Find New Ways to Celebrate Your Teen’s Graduation

 ADHD Weekly, May 7, 2020

For teens in their senior year of high school, the traditional rites of passage, including sports championships, proms, theatre performances, and graduation, have been abruptly canceled. The COVID-19 pandemic has closed school campuses and caused all activities to be suspended.

Young people with ADHD, along with their peers, looked forward to these events throughout their high school years. Unlike their peers, most struggled with academics due to their ADHD. Many experienced ups and downs with friends and family as they coped with symptoms that interfered with their relationships. Walking across the graduation stage would be a hard-won victory, and for them, not having that chance can feel devastating.

Jessica Bennett is a counselor at Bedford High School in New Hampshire. Her high school students are among the many who will not have traditional graduation experiences.

“This is a huge transition time for them,” she says, “and they’re missing out on these really important things in their lives.”

Reaching the graduation mark

For families that work with their children’s schools for academic accommodations related to ADHD, it can sometimes seem like graduation is far off. A few worry that day might not come if their child becomes so frustrated that she leaves school early. Making it to that milestone is an accomplishment for students and parents.

“I would be okay with any type of effort that they put forth into celebrating the kids,” says the mother of a high school senior near Chicago, Illinois. Her daughter’s school district is planning a virtual graduation ceremony instead of the traditional event.

For the students themselves, missing graduation events is missing the last time to be students together. They are also missing out on traditions such as class dinners, proms, and senior days.

“You spent your life with these people all the way from one year to literally 12 years,” says a high school student near Cedar Rapids, Iowa. “Knowing them for your entire life, you were all looking forward to this one moment and, right at the finish line, it gets taken away from you.”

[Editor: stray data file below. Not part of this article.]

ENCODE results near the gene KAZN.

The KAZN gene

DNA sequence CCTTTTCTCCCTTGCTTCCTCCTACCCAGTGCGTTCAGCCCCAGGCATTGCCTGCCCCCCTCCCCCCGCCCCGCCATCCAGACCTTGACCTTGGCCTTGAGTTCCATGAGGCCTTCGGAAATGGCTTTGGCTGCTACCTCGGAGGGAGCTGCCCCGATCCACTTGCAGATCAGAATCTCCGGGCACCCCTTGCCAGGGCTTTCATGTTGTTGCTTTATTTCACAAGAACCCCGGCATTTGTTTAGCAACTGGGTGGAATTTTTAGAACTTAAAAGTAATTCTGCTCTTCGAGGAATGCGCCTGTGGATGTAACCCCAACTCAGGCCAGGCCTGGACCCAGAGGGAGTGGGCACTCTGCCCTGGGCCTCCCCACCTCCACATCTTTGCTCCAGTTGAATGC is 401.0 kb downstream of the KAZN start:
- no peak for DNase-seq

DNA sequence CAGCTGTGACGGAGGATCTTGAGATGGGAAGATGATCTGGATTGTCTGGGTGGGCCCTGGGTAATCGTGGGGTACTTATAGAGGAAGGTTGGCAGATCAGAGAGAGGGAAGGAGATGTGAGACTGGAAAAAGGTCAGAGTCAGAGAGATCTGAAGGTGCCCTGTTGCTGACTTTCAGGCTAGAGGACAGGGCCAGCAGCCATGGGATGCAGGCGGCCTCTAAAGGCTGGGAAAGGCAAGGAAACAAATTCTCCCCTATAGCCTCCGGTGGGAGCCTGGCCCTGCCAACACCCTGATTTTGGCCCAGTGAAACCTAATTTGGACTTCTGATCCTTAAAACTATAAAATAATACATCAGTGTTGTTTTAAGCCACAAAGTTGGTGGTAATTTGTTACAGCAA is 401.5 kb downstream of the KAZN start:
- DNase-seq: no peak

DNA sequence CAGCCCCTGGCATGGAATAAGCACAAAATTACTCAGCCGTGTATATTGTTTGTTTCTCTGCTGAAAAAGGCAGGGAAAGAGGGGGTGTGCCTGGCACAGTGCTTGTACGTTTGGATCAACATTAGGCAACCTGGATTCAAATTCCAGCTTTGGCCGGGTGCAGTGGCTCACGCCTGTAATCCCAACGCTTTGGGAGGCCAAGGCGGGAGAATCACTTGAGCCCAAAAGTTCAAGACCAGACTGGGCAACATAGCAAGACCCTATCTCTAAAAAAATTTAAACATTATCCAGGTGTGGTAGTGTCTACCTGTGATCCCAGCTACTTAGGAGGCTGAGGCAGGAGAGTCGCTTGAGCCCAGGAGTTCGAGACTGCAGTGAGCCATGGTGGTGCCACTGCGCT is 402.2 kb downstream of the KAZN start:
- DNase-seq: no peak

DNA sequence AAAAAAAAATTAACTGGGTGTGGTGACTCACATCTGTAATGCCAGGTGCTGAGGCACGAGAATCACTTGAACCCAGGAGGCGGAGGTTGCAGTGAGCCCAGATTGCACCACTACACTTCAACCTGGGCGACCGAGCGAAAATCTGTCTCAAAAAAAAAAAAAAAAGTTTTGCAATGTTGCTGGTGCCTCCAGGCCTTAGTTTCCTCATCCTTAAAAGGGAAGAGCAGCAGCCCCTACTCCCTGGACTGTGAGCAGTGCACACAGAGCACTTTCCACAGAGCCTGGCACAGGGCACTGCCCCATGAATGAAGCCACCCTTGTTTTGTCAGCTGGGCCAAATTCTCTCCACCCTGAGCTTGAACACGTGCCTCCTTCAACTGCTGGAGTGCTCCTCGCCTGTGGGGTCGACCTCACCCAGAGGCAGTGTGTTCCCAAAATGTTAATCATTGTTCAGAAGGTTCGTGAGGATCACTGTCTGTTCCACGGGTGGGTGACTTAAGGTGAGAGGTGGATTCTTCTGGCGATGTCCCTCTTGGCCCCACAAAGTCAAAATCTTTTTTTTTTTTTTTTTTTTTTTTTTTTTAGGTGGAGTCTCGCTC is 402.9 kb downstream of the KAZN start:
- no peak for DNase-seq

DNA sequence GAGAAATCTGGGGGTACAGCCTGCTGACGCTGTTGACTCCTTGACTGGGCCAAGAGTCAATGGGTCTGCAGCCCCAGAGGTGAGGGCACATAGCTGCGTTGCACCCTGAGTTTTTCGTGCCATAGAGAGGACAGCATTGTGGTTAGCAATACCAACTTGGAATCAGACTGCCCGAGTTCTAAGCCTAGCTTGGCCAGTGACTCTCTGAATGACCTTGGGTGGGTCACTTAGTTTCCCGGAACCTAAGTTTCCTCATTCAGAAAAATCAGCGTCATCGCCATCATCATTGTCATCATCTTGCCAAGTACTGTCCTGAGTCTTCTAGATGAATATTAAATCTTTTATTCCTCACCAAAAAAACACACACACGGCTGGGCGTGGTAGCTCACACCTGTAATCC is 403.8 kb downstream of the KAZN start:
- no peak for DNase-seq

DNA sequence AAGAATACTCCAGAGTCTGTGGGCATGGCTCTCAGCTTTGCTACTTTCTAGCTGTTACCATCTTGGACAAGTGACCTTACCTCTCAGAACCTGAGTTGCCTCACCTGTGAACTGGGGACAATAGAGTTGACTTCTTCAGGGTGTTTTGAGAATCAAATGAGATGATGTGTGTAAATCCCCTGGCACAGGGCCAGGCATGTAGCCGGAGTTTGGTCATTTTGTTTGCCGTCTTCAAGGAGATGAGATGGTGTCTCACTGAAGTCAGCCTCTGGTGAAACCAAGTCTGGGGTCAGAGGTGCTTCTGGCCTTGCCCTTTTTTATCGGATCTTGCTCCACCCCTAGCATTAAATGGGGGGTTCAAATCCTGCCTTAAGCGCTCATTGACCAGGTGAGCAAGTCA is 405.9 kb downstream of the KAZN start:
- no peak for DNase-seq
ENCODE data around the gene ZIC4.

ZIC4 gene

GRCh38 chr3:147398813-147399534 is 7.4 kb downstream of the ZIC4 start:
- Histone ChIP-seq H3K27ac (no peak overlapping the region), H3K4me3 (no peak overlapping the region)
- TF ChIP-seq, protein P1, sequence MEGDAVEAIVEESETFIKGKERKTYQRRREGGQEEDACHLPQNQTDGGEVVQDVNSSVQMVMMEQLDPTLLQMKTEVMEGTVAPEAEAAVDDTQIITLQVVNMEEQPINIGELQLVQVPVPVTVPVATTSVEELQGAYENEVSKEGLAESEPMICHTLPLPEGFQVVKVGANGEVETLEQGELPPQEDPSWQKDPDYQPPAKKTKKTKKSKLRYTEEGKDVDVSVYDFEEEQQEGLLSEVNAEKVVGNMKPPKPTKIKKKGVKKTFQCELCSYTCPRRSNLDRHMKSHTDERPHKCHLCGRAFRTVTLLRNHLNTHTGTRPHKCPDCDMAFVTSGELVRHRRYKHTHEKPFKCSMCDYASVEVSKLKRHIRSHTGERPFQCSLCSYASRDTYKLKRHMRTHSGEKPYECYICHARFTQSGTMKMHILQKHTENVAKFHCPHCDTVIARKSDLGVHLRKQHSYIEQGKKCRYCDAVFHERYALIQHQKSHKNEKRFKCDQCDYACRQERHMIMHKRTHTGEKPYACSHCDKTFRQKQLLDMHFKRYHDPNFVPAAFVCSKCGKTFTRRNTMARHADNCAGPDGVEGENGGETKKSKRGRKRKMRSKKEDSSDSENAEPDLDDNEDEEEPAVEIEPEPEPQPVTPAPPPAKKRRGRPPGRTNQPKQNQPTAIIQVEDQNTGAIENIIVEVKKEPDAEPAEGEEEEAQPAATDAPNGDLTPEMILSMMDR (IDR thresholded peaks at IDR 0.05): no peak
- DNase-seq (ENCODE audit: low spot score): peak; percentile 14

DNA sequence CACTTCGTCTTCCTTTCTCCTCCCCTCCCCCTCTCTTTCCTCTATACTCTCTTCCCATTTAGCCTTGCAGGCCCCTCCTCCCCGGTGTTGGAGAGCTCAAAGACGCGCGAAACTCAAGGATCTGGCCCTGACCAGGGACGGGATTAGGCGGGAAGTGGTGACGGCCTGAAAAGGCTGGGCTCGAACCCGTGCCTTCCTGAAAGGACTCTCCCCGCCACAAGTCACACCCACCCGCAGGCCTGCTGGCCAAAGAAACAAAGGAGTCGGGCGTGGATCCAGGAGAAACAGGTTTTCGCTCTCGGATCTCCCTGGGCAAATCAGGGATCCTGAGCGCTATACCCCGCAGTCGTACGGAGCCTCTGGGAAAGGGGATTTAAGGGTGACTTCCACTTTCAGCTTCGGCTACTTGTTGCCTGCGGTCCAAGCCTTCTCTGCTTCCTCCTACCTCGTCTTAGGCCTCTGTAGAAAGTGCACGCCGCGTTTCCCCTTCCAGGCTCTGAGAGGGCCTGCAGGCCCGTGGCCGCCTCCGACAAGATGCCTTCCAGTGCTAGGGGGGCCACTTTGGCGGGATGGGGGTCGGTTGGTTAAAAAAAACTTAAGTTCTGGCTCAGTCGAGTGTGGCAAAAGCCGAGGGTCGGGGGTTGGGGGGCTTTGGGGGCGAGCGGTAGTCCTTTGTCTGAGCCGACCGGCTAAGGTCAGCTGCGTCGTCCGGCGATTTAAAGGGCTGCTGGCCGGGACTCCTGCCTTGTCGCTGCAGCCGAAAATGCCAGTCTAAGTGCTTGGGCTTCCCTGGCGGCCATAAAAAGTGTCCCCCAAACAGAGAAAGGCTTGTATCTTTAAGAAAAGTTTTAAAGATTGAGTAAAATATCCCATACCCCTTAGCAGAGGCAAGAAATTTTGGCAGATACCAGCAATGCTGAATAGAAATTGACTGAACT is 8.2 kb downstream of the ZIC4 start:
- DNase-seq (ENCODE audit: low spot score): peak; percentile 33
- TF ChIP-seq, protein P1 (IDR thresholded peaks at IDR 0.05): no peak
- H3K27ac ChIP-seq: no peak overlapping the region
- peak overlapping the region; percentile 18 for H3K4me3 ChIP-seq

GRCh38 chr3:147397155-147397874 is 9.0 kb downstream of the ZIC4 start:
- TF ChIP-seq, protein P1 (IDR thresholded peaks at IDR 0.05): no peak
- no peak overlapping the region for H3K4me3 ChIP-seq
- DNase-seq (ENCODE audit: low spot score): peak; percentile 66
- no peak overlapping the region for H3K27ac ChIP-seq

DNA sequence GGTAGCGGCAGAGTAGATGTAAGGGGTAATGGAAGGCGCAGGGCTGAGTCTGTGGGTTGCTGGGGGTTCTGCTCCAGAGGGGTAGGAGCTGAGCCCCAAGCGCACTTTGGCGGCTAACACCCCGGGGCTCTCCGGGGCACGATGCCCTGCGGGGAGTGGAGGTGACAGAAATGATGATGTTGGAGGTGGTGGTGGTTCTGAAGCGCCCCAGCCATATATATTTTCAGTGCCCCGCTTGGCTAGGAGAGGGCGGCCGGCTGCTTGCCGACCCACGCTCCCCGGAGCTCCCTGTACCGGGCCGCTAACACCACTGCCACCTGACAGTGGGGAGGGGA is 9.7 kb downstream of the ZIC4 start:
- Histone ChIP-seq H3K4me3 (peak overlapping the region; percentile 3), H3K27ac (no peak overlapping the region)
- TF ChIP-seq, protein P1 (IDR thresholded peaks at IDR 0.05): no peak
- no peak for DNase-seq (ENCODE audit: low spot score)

Celebrating your student’s accomplishments

The season of the novel coronavirus does not mean your teen’s accomplishments must go unrecognized. Marking this moment of life is still important.

How families choose to celebrate those accomplishments should be personal and meet both the young adult’s needs and the situation at hand.

Terrill Bravender, MD, MPH, of Michigan Medicine CS Mott Children’s Hospital, encourages parents and families to be both empathetic and creative this graduation season.

“Anything that minimizes what teens are feeling is not helpful,” he says. He suggests using video conferencing platforms as one way to help teens have celebrations and connect with their friends at this time.

“Any opportunity to find community in a virtual space is valuable,” says Dr. Bravender. “The good news is that young people are already very comfortable in the virtual world through social media, so this won’t feel as foreign to them as it may feel for their families.

In some communities, senior car parades, with families following social distancing guidelines, are popular. Across the country school districts are hosting online graduation ceremonies and sending diplomas home with the idea that parents will present them to students.

Many families are planning celebrations for later in the summer when experts believe risks relate to COVID-19 will be lower. Parents can encourage their teens to take an active role in creating the event as part of the graduation process.

“Whether the graduation is canceled or live-streamed, you can celebrate at a later date or throw a streaming party for the big day,” writes Carter Barnhart, the chief experience officer for Newport Academy. “Order some decorations online, pick up a special cake from your local bakery (they need your support right now) and get grandparents and friends to dial in.”

More about ADHD and high school:

Join the discussion: How are you celebrating your high school senior this year?